After crunching some numbers, I calculated that my cache hit was approximately 70%, so I'm thinking about keeping this example in my code for now (if not for the performance gain, then at the very least as a reminder).
Given your usage pattern, and considering the size of the CPU's data cache on today's processors, this may work out well in your use pattern. If you are frequently computing the trig functions on a small set of common angles, and you are doing it frequently enough that they stay local to the CPU instead of getting evicted from the cache, it will absolutely help.
But as others point out, keep measuring and monitoring.
It looks like for now you are only using it where it makes sense. But add some debug blocks to your code to notify you when the situation changes.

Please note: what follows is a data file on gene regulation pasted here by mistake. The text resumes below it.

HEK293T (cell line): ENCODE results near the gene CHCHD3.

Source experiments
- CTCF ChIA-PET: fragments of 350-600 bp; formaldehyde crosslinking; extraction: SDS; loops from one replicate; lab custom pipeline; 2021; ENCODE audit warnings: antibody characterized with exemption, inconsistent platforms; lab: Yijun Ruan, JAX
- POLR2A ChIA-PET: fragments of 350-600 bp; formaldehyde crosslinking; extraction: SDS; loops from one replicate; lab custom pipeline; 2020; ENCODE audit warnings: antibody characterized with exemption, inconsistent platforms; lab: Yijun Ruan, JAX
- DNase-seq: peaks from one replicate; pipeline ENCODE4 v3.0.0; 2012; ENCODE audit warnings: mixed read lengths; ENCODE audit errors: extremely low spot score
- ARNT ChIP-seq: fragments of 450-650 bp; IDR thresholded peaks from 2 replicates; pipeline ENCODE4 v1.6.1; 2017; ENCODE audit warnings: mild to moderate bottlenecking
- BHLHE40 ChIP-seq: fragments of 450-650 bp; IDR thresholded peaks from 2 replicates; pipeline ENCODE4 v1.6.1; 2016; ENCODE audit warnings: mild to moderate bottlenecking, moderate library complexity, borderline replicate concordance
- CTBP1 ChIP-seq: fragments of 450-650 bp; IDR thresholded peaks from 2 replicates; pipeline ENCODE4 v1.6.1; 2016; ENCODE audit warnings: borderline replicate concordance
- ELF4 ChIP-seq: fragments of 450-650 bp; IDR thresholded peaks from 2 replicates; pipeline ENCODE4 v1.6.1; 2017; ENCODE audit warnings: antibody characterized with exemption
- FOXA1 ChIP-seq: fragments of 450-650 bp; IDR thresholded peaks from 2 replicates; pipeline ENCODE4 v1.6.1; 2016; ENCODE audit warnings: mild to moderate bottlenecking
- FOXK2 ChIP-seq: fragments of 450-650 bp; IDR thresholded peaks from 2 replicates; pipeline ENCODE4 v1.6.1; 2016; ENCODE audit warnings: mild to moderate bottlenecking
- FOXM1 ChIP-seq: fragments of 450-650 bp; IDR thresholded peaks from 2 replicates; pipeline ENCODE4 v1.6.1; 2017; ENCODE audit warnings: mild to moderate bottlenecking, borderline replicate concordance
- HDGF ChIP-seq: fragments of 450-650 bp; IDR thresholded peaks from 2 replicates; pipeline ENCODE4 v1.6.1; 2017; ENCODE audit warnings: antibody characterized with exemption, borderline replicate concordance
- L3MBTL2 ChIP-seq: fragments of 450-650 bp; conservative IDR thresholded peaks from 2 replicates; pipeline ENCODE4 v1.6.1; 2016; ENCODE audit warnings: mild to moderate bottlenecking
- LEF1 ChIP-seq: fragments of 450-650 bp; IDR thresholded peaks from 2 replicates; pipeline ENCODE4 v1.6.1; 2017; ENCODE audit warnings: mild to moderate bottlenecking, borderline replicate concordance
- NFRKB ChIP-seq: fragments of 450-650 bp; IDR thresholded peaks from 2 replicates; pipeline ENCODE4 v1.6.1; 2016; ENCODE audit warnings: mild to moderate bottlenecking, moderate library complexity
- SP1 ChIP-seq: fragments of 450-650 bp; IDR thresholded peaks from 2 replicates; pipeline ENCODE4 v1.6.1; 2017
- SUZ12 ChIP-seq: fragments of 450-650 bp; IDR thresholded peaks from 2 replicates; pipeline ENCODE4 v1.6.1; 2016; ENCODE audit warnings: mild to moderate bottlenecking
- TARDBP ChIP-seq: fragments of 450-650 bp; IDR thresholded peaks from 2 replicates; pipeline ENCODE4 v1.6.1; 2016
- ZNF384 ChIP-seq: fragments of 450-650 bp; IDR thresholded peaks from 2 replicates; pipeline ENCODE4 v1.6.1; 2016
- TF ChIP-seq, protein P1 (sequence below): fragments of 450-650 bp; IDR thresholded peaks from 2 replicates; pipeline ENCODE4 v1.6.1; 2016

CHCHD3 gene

If you reach the point where your comparisons are no longer in the cache, or if you are multithreaded and your writes need to be slowly propagated to all the processors, then you'll need to revisit your design. If you start doing more operations on a wider variety of values, or values that are not quite identical, those could also trip your routine up.